14. Addendum: When I say “easier to cope with” I don’t mean that all literature is appropriate for us. But everything should be at least accessible to us, and (hopefully) we have parents like mine that we can talk to about it. Movies, however, are another story. If we’re not ready for them, they can have an extreme and terrible impact. I actually haven’t been traumatized by anything I’ve seen, but I know some kids that have. Some of my classmates from grade school were allowed to watch things they shouldn’t have, and I vividly remember one in particular who would burst into tears for the rest of the year. As adolescents, we have more hardened hearts, and we are able to stand much more than we could. I lost my mother to cancer when I was 7, and I can’t remember a time when I didn’t know she was going to die. That’s probably helped me more than its hurt me, because my family and friends were extremely supportive, but its still made me much less vulnerable to pain than others my age. So, even though they scare me, books like The Shining and movies like Saw (which I saw at 14, if memory serves), frightened me but didn’t leave me mentally broken. That threshold is delicate and dangerous, and more so the younger you are. In some ways, you’re not an adult unless you’ve seen death. You don’t have the same visceral connection to your own mortality. A major aspect of more “mature” and “dark” literature is that it puts readers in touch with that. One of the great problems with movies, however, is that they desensitize a person to death, both because they show people dying who are seen a week later in newspapers. Or in ads. Or in magazines. It gives the subconscious impression that death is like a sickness. One thing that I’m very grateful my parents never did was hide the truth from me. I was never told that my mommy “had a cold,” and my father came into my room the night she died and told me what had happened. If he hadn’t, I doubt I would be able to forgive him. In a book or a story, Dead means Dead. If the character comes back to life, then at least it’s explained (unless it’s a horrible book). Conversely, in a movie, Dead also means Dead, but the actor goes on to get arrested for cocaine possession the day after you see them die. It’s never explained. That is one part of why death, as depicted in movies, is damaging. The other part is that the kind of death depicted in movies is often sensational, gory, and grotesque. The graphicness of a gory scene in a book is limited by what the reader is capable of imagining. It’s another form of self-censorship.
    I don’t mean to say that excessive violence doesn’t appear in books, especially those whose goal is to convey emotion rather than ideas, as is the case with horror stories, romances, ect. These are still good books (although I’ve read very few really good romances), but their goal is to convey feeling, not content. These are usually the intensely graphic books that some people are concerned about. Even within this category, there are some stories (H.P. Lovecraft’s The Music of Erich Zann comes to mind) which masterfully convey a sense of horror through the presence of the sinister, the evil, and the alien. There ARE a few books which are “shock” pieces: a jumble of graphic and violent imagery meant to convey horror through the events the book presents. These, I agree are wrong for adolescents to read. In fact, I deem those who do enjoy them lacking in any taste, with a genetic structure much closer to a chimpanzee’s than the average human, to say nothing about the legality of their parentage. But that’s my opinion.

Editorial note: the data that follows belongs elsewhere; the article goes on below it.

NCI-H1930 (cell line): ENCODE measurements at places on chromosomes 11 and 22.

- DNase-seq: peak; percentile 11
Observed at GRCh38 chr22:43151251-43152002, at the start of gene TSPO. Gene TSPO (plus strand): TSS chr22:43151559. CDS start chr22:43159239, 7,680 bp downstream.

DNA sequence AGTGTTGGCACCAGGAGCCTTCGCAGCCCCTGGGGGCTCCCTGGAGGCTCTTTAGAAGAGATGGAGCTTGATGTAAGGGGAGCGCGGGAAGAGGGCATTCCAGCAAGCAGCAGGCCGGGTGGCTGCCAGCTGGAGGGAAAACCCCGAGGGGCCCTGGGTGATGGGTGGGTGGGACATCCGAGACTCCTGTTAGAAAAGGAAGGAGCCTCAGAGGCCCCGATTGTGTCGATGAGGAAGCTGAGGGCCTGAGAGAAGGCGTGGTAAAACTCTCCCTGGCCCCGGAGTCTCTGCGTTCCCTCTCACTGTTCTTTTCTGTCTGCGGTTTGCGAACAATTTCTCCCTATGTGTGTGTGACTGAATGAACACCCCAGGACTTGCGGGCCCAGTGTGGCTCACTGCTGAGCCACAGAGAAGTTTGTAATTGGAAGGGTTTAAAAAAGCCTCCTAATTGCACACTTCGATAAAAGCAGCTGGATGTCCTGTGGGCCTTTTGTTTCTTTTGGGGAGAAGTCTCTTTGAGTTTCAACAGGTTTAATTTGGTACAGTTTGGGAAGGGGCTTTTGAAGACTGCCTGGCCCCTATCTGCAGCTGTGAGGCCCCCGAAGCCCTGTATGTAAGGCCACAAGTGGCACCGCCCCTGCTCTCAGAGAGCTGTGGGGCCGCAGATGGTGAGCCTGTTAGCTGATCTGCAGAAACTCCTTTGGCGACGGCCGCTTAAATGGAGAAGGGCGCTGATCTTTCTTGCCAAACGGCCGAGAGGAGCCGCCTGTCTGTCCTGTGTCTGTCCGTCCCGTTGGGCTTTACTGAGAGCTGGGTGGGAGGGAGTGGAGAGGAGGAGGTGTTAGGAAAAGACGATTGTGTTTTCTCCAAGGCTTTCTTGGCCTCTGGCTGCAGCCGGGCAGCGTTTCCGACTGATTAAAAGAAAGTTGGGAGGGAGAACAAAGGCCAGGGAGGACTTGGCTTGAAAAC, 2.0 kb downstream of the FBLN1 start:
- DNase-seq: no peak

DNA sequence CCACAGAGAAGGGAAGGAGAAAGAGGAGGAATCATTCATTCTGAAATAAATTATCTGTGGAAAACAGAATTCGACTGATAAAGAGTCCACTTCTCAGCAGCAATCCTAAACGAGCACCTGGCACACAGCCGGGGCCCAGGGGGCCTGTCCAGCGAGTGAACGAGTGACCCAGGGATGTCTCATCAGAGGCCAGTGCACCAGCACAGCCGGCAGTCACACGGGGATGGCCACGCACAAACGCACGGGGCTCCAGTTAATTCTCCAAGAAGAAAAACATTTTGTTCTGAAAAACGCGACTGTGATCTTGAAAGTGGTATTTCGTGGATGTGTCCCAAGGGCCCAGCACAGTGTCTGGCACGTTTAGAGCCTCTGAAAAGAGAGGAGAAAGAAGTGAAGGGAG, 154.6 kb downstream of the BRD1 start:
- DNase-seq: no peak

15. Orion —

    I doubt we’ll see a content rating for books–the government can’t enforce one in the U.S. at least (1st amendment), and the publishing industry is much further flung than anything in the other entertainment spheres.

    As for the rest–though I suspect we’ll continue to disagree over what could be considered “age appropriate” in a lot of circumstances. I’d love to leave you with another thought, though:

    “The rising tide lifts all boats”

    More books (and more films and TV) means more Dr. Seuss and Pixar as much as it does more Dexter or Thomas Harris novels. Good quality material all around, and the option to choose whether you want to deliberately expose yourself to that which makes you uncomfortable (something that some people value) or to select material that you find more companionable. Either can provide growth and enrichment, or simple entertainment.

    I guess, in the end, I don’t see a danger of the dark, edgy, and eroticized driving the lighter, the funnier, the touching, or the affirming out of the market–I think there will always be people that want, or need, both.

    Thanks a lot for your thoughtful comments–I very much enjoy the back and forth 🙂